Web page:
If you know anything about Neapolitan scales, deconstructed songs, or esoteric rhythm concepts, then you might like this self titled CD quite a lot. The band consists of Michiro Negishi-keyboards, John O'Reilly-bass and Stephen Zieminski-drumset, mallets, and tabla.
Some may recognize Stephen from the band Greylyng (see my review of Greylyng “I Keep Silence” on the related reviews link below). This is different than Greylyng in that it is even more complex and on the surface sounds more like an electronic classical jazz fusion band. It doesn’t take long to hear many more things happening, both style and structure wise.
There is no such thing as even the sniff of boredom on this recording. I did find one element similar to a composition or two in Greylyng that I mentioned in the ‘I Keep Silence..’ review. There is a tiny bit of Fuhrs and Frohling but it’s given a dose of speed and kicked into another couple of gears. Then at the drop of a hat, there they go into another entirely new rhythm and passage. And that passage leads to another quick change, and so on. The all instrumental format allows this to keep percolating in a forward motion. With lots of acoustic piano, drums, and bass, that dances some, runs some, then trots, and then walks to what you think will be the nearest exit, Otowala spin round and totally catch your predictions off guard. I find much of the music enhanced by mallet percussion that Zieminski plays along with Negishi on piano creating upbeat, happy little stories that give the listener a rest before the next tune makes you be at your most attentive (or you’ll miss something). There is a nice even use of both acoustic and electric instrumentation.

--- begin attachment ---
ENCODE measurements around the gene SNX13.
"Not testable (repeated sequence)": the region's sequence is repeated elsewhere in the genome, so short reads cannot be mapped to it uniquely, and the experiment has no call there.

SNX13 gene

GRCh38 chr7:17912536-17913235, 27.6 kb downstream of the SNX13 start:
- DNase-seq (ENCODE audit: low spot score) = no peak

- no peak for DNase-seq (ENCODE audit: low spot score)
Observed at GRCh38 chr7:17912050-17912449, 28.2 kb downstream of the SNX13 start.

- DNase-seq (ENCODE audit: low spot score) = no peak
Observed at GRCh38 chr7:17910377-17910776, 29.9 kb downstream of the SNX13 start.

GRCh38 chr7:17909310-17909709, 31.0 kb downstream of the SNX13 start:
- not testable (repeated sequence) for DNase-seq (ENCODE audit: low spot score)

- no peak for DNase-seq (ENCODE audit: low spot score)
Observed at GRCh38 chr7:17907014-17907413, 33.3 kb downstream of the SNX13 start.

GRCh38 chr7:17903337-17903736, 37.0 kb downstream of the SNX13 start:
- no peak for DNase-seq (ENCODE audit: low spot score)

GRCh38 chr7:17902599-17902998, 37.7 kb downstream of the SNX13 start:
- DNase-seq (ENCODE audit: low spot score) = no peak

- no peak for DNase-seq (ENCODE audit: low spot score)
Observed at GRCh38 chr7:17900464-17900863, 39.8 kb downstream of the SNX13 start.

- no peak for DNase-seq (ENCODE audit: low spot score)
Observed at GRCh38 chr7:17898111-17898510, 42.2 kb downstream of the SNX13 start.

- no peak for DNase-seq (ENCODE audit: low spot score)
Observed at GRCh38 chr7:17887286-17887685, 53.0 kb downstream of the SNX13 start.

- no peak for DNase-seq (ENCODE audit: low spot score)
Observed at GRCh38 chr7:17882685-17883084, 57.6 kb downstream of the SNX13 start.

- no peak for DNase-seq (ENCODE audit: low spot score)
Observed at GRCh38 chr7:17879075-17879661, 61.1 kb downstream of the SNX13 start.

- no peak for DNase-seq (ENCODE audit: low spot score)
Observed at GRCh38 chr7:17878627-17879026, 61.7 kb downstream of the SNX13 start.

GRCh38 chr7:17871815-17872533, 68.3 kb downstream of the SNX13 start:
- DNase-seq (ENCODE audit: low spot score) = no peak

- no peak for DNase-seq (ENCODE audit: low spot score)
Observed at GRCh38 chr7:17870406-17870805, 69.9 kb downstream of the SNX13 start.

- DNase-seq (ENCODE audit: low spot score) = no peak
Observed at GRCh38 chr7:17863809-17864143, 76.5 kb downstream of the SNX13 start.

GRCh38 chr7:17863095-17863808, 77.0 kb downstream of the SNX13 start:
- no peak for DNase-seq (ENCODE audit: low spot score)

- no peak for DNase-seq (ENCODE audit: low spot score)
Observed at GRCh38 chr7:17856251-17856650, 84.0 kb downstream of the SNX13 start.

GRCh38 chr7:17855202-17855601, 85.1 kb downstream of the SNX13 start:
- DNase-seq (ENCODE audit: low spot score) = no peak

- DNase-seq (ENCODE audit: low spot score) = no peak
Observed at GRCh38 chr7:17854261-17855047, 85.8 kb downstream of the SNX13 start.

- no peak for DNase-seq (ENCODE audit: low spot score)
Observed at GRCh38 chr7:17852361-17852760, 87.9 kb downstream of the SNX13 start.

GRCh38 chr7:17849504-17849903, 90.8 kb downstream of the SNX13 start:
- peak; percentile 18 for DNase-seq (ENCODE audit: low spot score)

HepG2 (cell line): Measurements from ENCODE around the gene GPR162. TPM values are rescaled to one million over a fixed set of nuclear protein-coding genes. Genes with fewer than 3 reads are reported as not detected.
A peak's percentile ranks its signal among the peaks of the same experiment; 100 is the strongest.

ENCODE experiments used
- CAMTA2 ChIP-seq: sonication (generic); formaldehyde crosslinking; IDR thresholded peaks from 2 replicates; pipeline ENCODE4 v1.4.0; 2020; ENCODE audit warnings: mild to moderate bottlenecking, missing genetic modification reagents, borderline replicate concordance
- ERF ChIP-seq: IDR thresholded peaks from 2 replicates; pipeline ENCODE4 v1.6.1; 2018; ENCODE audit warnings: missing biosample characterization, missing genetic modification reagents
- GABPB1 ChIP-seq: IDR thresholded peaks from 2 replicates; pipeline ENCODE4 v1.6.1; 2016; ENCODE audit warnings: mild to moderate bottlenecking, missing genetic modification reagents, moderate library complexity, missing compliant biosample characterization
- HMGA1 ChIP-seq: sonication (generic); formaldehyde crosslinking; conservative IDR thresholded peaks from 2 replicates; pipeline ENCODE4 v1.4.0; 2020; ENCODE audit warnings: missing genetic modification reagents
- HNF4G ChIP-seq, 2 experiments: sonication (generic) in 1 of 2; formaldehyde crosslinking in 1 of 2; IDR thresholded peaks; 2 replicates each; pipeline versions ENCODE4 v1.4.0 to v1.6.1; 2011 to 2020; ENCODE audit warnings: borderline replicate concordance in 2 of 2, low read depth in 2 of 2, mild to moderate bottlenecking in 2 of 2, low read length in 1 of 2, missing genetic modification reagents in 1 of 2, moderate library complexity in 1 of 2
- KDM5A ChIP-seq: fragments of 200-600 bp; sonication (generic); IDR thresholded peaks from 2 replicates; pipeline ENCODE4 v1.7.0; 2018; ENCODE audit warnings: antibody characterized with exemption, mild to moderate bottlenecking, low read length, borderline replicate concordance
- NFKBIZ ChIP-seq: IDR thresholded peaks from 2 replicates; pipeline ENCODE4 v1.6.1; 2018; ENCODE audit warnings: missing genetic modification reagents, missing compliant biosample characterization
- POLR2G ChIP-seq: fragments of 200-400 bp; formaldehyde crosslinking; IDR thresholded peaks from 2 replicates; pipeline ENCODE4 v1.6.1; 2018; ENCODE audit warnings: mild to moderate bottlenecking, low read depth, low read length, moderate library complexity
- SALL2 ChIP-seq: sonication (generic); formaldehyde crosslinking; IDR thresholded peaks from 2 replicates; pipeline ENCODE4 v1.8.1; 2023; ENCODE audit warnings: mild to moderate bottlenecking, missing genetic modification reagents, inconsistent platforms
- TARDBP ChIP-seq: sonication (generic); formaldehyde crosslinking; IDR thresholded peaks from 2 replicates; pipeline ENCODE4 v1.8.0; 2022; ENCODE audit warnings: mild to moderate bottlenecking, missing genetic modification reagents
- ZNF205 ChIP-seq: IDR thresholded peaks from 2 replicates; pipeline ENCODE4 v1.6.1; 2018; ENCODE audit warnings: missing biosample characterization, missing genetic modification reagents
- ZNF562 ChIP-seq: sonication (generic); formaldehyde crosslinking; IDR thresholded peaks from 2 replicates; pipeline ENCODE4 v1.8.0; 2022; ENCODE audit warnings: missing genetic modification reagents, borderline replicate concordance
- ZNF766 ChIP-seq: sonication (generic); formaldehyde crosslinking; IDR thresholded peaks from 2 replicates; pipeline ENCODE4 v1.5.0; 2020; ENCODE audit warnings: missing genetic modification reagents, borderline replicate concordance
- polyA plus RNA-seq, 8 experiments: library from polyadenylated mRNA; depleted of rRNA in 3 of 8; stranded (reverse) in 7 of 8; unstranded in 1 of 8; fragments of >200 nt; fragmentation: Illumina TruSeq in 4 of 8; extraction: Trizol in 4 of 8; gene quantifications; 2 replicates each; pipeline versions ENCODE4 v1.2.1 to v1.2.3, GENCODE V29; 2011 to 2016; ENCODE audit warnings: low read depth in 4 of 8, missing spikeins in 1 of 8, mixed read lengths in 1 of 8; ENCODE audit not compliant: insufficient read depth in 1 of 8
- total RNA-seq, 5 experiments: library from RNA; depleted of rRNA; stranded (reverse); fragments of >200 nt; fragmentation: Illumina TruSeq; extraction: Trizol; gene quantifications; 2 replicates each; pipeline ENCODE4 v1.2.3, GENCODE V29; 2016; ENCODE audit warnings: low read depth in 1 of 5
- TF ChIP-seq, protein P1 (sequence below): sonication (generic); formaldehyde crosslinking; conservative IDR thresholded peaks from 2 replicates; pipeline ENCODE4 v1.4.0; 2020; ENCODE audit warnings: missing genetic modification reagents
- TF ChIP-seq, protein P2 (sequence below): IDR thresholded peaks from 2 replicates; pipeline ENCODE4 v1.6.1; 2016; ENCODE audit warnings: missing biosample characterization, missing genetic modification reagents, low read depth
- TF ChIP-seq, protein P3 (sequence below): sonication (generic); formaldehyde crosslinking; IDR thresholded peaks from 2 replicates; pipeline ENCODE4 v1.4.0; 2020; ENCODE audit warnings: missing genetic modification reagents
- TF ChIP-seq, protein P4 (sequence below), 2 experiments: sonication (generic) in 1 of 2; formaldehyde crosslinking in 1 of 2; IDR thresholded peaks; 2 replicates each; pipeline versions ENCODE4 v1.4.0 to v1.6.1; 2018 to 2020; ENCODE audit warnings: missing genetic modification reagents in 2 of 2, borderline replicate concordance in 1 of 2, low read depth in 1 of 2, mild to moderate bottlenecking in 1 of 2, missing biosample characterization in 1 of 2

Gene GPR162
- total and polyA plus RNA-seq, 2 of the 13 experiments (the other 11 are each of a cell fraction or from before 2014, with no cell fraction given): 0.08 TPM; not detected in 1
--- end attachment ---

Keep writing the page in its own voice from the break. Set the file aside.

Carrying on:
This being a trio, it’s never limiting. Otowala use so many different settings on keyboards and such a variety of textures, tones, and instruments in general, that it feels like the CD has many people playing on it. This is unconventional but it is great melodic avant fusion that has some heady writing skills. The Neapolitan scales that are used on a few of the songs, allow great use of minor chords and give root to the more eccentric structure you hear in the composition. John O'Reilly (bass) was educated at Berklee College of Music and wrote the cuts with those adventurous scales. Nothing matches high skill level and blood sweat and tears talent, and it’s a fact that all three members of Otawala have both qualities.
I hear so many possible references over the course of the CD and there is a lot going on, and so much ground covered on the recording. I hear small amounts of cool Canterbury flavors (Egg, Hatfield, even some late period Gong esp Pierre Moerlens’s Gong) along with intense jazz fusion with many twists (X-Legged Sally’s more acoustic work), oddball swing (Dave Brubeck feeling frisky), wonderful avant garde music in their own invented format, eastern jazz (nice tabla on track 10), easy jazz with marimba (Gary Burton) and a bowl full of too many fruits to taste on just one spin. So it was my pleasure to listen several times. I kept finding little tidbits I missed each time. So rich and dense is the way I’d best describe the offering overall. This goes into my personal music collection. Very Recommended!!
Reviewed by Lee Henderson on April 8th, 2012